My first visit to Strid Wood was on a junior school field trip with Mrs Barnes’ class. I was about 10 at the time, so I guess that was around 1973. I was enthralled by the stories of people dicing with death trying to step across the raging torrent of The Strid, and descending the 30 feet below the white water on ladders to explore the wider chamber below the surface. The nature trails through the woods leading to the falls seemed like a major expedition at that age, and I’ve enjoyed returning to this spot ever since, which I have done by bicycle, in the summer after finishing school (not to be repeated!) and on walking trips back to Yorkshire when I was living “down south” in Bath.
So it is no surprise that following my return to Yorkshire in 2005 that Strid Wood was one of my first locations when I set about shooting a set of autumnal images in and around the Yorkshire Dales. I had just acquired a new Canon EOS 5D and so was keen to see what it could do in terms of producing landscape prints as, although I’d be using a 10D for my city photography for a while, I was still hanging on to my 5×4 film equipment for my landscape work.
One of my favourite lighting situations is the soft diffused light of autumnal England. I’m thinking of the sort of day when it’s perfectly still and the sky is completely white giving great even lighting, with maybe a little low mist and dew on the leaves. Unfortunately these days are few and far between, and the chances of such a day coinciding with peak autumn colour are minimal! So I chose a day with minimal wind, and overcast skies hoping for a bit of good light.
I parked up at the car park by Cavendish Pavilion (where you might stop for a cup of tea before, during or after your visit) and wandered up the main trail. The autumn colours were late, and it seemed somewhat darker than I had hoped in the woods, so I was wandering around looking for inspiration, and discovered a little inlet from the River Wharfe underneath a canopy of leaves. I watched the fallen leaves moving around in the water for a while, so set about capturing that movement. I set up the 5D on a sturdy tripod and used the mirror lock-up and self-timer settings which are great for tripod work – you just press the shutter release, the mirror locks up and the shutter fires just two seconds later. I wanted a decent long exposure, and as it was quite dark it worked out at 8 seconds with a small aperture at ISO 100. I was more than happy with the resulting ‘Swirling Leaves’ image – the leaves traced the currents in the water perfectly!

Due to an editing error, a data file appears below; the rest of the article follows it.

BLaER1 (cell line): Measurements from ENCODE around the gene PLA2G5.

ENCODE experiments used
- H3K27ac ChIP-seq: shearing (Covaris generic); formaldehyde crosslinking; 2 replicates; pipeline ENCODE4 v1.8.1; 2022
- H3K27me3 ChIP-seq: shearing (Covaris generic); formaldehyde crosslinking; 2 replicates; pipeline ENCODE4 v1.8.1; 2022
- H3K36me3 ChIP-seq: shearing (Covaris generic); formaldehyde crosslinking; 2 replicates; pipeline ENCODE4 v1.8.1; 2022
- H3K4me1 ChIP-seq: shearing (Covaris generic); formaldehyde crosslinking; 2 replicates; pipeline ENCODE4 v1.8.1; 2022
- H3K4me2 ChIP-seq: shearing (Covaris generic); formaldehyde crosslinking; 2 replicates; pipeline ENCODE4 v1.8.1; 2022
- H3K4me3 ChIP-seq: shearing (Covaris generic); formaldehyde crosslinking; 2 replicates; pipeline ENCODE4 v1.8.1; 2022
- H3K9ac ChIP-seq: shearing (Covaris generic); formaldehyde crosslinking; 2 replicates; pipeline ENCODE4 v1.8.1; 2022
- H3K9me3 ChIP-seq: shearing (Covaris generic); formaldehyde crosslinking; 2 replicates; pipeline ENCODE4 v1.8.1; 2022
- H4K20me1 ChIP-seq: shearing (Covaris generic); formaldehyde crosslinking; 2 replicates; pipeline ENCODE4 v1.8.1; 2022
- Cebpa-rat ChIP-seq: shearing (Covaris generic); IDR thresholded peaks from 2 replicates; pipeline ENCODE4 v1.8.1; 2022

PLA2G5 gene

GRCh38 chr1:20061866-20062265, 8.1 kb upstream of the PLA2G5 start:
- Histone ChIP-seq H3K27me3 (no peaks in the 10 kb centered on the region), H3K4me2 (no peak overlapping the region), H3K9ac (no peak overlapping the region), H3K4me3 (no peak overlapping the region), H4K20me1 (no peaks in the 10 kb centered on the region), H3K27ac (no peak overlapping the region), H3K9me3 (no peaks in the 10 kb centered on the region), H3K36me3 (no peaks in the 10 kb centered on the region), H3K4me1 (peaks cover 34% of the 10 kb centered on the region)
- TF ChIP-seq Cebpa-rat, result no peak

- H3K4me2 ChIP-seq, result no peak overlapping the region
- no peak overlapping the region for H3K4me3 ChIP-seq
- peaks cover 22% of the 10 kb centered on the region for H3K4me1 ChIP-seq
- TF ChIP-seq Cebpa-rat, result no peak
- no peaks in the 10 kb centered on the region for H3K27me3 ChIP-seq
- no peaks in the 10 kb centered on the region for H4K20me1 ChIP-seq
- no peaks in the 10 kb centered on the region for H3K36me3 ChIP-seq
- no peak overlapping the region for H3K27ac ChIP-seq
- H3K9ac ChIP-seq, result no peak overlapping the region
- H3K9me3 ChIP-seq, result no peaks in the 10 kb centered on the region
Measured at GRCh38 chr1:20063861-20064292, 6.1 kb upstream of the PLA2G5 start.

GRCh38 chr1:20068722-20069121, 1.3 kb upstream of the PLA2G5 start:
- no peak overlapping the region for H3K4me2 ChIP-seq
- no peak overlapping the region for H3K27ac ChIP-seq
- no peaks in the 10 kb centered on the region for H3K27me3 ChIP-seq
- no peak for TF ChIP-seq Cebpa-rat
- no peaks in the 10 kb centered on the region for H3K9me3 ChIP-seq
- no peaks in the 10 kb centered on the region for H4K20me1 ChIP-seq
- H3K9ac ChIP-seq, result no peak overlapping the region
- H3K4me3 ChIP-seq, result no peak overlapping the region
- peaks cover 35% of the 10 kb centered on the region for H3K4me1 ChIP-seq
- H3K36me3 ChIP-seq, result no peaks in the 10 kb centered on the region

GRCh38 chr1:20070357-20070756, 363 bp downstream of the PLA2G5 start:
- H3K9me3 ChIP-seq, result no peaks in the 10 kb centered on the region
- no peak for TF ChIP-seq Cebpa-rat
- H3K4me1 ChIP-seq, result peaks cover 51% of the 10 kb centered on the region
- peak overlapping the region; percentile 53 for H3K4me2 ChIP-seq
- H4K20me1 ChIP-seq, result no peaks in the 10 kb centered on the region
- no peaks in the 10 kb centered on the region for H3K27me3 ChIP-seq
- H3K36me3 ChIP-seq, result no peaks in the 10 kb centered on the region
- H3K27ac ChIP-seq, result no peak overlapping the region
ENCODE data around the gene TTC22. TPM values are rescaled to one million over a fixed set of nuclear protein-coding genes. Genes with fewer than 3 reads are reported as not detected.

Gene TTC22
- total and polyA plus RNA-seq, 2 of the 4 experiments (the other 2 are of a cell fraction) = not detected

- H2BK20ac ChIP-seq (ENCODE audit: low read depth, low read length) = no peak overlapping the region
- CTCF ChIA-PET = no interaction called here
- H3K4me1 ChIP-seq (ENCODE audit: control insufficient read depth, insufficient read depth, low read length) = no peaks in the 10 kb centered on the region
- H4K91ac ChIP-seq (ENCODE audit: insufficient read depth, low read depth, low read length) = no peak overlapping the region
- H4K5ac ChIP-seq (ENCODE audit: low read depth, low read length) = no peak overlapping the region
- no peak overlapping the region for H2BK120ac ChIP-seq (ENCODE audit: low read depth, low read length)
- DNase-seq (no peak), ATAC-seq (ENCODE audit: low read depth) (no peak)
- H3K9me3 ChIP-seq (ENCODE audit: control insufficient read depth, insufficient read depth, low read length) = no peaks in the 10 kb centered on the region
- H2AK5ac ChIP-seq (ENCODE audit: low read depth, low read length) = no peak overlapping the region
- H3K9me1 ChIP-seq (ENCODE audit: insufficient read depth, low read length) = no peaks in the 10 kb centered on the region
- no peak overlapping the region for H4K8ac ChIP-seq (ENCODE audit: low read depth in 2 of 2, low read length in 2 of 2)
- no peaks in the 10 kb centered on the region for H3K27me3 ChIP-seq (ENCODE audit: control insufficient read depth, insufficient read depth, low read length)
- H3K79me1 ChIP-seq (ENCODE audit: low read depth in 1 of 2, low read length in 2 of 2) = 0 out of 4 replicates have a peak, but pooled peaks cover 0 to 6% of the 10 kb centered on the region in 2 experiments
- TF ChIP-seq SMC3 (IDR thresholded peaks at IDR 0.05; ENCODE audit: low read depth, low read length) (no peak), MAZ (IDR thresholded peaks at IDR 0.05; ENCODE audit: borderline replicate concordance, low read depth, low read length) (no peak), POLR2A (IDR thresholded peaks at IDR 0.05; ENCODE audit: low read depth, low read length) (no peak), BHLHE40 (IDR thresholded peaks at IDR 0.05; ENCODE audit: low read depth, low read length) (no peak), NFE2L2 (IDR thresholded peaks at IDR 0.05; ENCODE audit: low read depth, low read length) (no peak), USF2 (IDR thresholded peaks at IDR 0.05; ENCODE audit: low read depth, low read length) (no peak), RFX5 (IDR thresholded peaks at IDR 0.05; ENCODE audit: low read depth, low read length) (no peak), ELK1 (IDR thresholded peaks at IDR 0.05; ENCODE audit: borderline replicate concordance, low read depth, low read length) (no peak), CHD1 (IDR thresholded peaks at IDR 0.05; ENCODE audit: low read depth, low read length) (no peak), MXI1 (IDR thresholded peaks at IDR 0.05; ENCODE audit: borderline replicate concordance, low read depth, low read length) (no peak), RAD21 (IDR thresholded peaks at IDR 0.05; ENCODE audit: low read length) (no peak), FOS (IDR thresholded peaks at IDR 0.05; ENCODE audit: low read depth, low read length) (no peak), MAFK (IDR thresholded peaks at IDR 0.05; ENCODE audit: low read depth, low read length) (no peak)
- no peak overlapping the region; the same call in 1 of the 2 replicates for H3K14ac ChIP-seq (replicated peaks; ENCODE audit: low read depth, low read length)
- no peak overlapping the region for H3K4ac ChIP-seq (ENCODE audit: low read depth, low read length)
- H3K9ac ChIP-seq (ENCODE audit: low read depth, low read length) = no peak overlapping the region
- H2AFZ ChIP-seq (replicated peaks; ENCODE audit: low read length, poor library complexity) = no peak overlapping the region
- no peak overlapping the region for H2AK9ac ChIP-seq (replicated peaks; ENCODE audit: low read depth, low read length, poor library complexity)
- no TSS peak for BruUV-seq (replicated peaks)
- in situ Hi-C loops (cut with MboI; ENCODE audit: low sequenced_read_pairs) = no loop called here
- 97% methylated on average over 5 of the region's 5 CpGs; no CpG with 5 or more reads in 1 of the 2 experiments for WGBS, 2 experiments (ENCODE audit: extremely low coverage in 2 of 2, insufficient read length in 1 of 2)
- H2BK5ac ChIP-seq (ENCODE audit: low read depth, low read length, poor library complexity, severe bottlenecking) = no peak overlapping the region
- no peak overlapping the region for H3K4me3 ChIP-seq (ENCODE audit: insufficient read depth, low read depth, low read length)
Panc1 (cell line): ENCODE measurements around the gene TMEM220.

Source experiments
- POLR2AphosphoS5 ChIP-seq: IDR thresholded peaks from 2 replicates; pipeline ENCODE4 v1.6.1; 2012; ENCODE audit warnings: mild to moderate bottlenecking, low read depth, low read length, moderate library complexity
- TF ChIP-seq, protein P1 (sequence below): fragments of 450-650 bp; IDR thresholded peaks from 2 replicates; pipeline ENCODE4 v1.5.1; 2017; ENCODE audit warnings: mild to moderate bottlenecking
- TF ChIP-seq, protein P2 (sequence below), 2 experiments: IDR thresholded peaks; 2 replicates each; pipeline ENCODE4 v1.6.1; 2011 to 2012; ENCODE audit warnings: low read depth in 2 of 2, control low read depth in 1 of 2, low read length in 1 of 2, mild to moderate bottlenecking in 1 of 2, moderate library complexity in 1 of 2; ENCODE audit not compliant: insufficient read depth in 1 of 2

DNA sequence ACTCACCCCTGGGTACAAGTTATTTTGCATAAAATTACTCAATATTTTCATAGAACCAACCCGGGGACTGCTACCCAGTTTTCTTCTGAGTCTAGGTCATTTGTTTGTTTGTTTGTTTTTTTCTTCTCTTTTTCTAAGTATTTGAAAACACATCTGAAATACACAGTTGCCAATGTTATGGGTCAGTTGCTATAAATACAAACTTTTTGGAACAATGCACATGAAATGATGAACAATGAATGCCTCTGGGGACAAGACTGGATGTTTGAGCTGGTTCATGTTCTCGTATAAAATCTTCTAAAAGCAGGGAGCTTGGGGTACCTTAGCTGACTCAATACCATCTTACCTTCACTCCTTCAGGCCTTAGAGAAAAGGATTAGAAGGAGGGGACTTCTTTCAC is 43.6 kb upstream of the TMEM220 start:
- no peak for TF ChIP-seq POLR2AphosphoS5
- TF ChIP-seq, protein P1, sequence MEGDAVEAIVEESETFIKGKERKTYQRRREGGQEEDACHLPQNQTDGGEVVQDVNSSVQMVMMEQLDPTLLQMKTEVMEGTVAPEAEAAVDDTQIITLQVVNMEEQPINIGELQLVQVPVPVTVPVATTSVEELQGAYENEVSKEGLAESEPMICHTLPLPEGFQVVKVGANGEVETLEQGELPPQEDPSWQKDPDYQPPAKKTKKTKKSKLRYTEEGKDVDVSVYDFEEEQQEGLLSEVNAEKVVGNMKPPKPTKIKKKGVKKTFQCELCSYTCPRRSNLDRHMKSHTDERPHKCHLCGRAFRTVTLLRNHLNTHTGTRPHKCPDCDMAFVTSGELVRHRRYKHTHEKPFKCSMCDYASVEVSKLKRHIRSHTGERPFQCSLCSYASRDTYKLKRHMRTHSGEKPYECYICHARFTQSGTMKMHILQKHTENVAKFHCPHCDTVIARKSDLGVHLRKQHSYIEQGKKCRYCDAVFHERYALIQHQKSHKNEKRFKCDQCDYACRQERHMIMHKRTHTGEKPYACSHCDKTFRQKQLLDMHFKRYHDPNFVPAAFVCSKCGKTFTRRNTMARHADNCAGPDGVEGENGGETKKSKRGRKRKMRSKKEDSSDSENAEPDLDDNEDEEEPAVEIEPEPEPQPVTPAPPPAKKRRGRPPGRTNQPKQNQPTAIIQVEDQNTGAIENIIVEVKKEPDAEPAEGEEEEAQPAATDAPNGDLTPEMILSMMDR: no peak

After that, The Strid itself wasn’t particularly interesting due to recent heavy rains – it’s fairly featureless when full of water, so I concentrated on backlit beech trees, which also worked well in the overcast conditions. Finally, along the path on the opposite bank from the car park, I found an old tree stump covered in bracket fungi and moss which provided a lovely textural detail image.
I should have noticed by the increasing exposure times (25 seconds for ‘Fungi and Moss’) that it was getting a lot darker, but shortly after taking this image the heavens opened! The new 5D was quite happy inside its all-weather rucksack, but I had omitted to bring my own all-weather cover with me, so was soaked by the time I got back to Cavendish pavilion. Still, I then had an excuse to sit and drink more tea while I dried out…
So did I find out what the 5D could do in terms of landscape prints? Well, I’ve made prints of ‘Swirling Leaves’ up to A3+ on 100% cotton paper, and I’m just amazed by the quality of the results. So much that I haven’t used the 5×4 since! Film? I really can’t see the point of it any more!
Strid Wood is just North of Bolton Abbey, near Skipton, Yorkshire. OS map: Explorer OL2 Yorkshire Dales Southern and Western Areas. It forms part of the 30,000 acre Bolton Abbey Estate in the Yorkshire Dales, which is the Yorkshire estate of the Duke and Duchess of Devonshire. Bolton Abbey has been a distinct estate for 1000 years and today extends along six miles of the River Wharfe in Wharfedale between Bolton Bridge and Barden Bridge. The wood was designated a Site of Special Scientific Interest in 1985, being the largest remnant of acidic woodland in Yorkshire. In 1810, William Carr, Rector at the time, was given permission by the 6th Duke of Devonshire to open Strid Wood to the public and create paths through the woods, which are still enjoyed by visitors today. The Strid itself is a narrow and dangerous chasm formed by the river cutting though a soft band of limestone. The chasm has claimed the lives of people who have tried to jump (or stride) across it. Cavendish Pavilion was built in 1880 when visitors arrived at Bolton Abbey by train. It is located at the southern entrance to the Strid Wood nature trails. The main trail through the woods forms part of the Dales Way long distance footpath.
If you fancy an autumnal walk through Strid Wood with some photographic tuition then why not join Mark and Sam on a Natural Light Workshops Bolton Abbey Tour? As well as being a fantastic autumn location, Strid Wood is also extremely photogenic in spring, with fresh green foliage and bluebells plus swathes of wild garlic flowers in May.